However, my favorite outsourcing option is online classes. For my family, online classes provide the rigor, accountability, schedule flexibility, and teacher support needed for the most difficult subjects. I've used online classes for subjects that I had the ability to teach, but wanted to focus on teaching other subjects and also for those subjects that I had no desire to learn and no background to draw from (e.g. Latin). Many consider online courses too expensive, but I've found them to be very affordable considering my time and other options.
Teaching advanced subjects seems to be one of the biggest obstacles to homeschooling through the high school years. I believe it to be one of the largest contributors to the drop in numbers of homeschooling high schoolers. I consider homeschooling parents learning facilitators. They don't have to know it all. They can't know it all. What is important is that you are willing to help your child learn, whether you do the teaching yourself or find other resources for the job. With the variety of options now available to homeschoolers, teaching advanced subjects should not be a deterrent to continue homeschooling through high school if it is otherwise the right choice for your family.

Saturday, March 20, 2010

Review: Family Mint

Money management skills are essential for success in adulthood. Unfortunately, given the current financial situation of many, I don't believe the last generation of parents provided the level of training necessary. Often times parents don't have the skills themselves to pass on, having grown up in an instant gratification society of credit cards and materialization. Many are hoping that the upcoming generation will be wiser with their money.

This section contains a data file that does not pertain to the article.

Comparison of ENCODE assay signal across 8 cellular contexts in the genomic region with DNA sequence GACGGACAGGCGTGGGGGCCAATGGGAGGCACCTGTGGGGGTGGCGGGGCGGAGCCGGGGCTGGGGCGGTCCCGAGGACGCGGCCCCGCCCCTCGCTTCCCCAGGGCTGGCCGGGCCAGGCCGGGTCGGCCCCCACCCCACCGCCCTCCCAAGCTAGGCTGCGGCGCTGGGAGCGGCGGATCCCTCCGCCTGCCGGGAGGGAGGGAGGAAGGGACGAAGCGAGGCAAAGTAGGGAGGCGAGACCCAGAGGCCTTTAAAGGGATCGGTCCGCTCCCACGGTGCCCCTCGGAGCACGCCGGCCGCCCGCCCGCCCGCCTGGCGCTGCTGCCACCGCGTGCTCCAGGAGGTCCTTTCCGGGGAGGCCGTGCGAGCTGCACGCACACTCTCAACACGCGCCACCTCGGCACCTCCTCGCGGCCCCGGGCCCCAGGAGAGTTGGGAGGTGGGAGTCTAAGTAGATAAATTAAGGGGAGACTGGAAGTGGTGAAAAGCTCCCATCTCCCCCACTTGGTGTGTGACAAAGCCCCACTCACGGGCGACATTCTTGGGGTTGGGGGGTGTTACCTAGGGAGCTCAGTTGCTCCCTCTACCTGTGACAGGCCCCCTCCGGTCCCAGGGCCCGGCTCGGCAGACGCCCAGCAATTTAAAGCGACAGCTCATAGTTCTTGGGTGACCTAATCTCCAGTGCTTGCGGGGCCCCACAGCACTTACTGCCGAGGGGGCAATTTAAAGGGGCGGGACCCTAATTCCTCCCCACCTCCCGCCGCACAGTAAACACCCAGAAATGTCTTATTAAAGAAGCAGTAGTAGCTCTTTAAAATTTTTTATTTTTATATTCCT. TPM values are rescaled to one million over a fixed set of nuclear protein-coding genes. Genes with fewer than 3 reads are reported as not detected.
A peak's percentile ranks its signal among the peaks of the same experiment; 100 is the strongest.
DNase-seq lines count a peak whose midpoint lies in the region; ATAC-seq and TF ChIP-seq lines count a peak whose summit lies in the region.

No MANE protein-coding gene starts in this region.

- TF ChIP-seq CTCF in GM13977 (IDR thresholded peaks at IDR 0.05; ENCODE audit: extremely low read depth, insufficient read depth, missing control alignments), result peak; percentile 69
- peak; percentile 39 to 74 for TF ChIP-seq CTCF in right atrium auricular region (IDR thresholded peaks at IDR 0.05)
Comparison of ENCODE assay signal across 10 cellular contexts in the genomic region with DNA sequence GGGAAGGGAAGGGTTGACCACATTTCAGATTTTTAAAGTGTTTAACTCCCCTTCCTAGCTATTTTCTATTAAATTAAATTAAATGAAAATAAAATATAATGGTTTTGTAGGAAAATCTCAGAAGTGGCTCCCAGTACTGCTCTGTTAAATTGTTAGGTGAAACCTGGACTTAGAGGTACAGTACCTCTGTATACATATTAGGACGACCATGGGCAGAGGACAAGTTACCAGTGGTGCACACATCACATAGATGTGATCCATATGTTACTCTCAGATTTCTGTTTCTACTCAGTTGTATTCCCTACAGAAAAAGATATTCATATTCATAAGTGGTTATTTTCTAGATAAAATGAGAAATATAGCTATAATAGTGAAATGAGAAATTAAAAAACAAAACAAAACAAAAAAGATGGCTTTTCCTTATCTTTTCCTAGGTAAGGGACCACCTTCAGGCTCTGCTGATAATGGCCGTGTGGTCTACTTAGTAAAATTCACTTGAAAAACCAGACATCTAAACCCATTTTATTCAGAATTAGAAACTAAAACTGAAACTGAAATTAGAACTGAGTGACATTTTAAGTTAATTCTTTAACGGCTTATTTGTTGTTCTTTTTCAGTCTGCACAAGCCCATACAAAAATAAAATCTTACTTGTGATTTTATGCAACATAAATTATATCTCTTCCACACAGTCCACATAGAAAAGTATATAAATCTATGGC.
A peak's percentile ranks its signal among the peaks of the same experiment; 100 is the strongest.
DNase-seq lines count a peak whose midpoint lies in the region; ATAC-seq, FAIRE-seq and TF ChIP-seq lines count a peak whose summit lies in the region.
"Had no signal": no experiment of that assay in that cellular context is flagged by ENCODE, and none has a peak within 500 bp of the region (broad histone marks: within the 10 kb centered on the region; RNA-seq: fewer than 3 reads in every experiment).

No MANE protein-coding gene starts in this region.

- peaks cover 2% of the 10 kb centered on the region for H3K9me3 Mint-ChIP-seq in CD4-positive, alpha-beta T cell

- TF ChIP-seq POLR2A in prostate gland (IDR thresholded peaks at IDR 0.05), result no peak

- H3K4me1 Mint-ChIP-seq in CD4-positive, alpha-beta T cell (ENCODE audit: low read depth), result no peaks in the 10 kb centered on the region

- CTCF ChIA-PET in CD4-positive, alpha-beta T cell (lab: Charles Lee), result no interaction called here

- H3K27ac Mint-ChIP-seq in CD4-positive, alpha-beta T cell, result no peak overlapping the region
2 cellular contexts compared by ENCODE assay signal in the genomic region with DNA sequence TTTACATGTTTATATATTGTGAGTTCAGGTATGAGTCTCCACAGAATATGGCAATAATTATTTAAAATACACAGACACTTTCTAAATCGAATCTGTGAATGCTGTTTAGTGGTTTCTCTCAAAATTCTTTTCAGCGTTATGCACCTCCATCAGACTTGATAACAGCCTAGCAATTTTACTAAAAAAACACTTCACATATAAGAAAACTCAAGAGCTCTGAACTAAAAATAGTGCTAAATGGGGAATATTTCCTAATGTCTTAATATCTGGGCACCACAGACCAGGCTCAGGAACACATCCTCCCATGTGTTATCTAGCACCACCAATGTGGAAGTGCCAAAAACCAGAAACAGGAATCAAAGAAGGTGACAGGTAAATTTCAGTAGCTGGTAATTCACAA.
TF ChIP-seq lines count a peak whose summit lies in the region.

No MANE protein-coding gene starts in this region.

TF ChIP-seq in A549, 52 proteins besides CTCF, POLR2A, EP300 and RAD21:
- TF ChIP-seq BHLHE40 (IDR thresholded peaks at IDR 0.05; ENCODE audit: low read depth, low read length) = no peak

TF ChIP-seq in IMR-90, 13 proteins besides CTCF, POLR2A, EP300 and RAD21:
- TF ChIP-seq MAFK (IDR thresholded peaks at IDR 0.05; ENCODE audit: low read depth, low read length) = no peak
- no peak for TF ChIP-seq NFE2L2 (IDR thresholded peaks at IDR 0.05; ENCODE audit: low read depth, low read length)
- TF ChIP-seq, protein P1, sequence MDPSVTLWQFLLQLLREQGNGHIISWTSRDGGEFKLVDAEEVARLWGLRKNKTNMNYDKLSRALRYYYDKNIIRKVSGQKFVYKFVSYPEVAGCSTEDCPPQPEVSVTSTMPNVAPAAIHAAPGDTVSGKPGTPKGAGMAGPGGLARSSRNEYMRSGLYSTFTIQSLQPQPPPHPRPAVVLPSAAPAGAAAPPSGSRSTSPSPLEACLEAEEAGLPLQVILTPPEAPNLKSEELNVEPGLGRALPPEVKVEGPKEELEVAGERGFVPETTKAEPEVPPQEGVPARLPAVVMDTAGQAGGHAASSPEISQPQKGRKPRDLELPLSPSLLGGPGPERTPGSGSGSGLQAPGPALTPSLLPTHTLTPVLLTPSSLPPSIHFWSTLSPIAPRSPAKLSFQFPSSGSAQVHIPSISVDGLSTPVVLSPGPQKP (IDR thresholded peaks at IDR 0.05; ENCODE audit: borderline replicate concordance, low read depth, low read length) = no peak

The best way to teach money management to your kids is to actually have them manage money! Wild concept, huh? Allowance is one way to accomplish this, but how can parents take money management to the next step to better prepare kids to manage money as adults?

FamilyMint is an online training tool for kids to gain financial knowledge for the future. Jeff Eusebio, co-founder and CEO, came up with the idea FamilyMint after being unable to find an existing product to help financially train his own 5 children. Bob Masterson, who has 8 children of his own, also saw the need for such a product and quickly joined Eusebio's efforts. You can read more about the impressive background of the FamilyMint founders and advisors here.